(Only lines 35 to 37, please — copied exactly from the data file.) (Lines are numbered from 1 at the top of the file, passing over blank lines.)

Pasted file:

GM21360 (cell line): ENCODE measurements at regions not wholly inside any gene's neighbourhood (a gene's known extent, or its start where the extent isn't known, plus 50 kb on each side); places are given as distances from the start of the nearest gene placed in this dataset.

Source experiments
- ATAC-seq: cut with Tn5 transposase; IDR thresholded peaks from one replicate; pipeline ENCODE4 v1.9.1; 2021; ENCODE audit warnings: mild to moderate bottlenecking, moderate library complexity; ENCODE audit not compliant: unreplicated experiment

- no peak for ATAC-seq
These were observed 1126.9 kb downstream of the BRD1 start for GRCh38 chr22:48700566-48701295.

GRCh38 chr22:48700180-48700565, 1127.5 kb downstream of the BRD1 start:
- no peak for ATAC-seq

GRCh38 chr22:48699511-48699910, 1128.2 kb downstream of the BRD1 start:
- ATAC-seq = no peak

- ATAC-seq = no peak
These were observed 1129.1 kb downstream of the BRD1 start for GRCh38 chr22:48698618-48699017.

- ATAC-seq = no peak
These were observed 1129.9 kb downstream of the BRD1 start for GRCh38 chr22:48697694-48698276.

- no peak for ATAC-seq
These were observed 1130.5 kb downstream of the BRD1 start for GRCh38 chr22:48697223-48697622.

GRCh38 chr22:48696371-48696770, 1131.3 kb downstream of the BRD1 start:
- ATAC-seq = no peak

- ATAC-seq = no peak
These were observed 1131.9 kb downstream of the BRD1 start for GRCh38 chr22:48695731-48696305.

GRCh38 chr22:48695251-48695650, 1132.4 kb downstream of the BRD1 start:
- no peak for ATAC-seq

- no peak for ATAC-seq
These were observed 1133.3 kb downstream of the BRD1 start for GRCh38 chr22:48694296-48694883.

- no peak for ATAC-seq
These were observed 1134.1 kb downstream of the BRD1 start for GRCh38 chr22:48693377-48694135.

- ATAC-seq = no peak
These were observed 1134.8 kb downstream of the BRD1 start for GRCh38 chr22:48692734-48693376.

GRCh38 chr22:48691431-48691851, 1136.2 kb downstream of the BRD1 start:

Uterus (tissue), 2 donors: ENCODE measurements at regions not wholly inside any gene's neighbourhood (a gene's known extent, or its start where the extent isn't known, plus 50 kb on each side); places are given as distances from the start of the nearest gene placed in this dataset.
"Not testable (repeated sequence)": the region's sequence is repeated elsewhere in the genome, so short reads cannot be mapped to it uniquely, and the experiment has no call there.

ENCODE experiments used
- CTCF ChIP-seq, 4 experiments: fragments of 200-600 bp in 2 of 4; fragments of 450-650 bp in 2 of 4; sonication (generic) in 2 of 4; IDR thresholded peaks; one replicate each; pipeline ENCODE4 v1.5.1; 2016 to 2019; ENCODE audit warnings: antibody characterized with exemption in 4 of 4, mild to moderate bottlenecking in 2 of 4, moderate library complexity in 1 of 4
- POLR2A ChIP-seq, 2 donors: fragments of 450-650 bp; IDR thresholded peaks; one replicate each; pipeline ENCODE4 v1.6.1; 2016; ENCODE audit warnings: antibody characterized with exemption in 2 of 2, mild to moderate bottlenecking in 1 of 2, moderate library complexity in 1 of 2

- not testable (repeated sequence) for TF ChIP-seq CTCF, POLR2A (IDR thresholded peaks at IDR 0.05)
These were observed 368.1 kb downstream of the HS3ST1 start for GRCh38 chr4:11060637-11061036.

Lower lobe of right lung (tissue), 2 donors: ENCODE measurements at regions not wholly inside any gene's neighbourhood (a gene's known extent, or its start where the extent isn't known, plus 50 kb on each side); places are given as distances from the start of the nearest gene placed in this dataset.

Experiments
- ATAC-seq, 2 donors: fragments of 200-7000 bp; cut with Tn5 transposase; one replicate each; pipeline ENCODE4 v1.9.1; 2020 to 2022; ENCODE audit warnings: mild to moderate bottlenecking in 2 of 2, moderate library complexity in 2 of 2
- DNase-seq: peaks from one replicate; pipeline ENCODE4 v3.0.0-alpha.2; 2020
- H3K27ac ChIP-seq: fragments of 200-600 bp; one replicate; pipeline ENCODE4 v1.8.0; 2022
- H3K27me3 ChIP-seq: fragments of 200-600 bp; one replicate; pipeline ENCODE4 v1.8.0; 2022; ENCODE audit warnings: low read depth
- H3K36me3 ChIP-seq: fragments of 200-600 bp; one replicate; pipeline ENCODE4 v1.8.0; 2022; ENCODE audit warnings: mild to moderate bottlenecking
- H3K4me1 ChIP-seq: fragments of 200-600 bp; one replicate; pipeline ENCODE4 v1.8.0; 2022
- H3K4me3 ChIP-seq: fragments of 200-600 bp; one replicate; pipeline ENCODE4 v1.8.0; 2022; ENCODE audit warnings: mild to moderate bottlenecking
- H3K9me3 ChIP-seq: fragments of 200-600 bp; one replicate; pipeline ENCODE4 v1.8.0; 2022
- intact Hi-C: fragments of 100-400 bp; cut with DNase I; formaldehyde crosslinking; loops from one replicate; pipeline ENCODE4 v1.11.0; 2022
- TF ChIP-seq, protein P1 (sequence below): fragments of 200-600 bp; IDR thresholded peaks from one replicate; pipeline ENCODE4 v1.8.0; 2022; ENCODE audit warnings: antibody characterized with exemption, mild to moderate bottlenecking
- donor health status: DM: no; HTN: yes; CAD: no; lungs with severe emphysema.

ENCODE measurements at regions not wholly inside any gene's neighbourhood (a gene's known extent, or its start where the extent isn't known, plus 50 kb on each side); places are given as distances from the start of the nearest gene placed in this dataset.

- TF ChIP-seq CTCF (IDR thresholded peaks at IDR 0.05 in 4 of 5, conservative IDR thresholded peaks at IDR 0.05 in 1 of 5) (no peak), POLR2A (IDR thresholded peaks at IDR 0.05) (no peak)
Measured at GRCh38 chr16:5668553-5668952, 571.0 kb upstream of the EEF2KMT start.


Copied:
These were observed 368.1 kb downstream of the HS3ST1 start for GRCh38 chr4:11060637-11061036.

Lower lobe of right lung (tissue), 2 donors: ENCODE measurements at regions not wholly inside any gene's neighbourhood (a gene's known extent, or its start where the extent isn't known, plus 50 kb on each side); places are given as distances from the start of the nearest gene placed in this dataset.

Experiments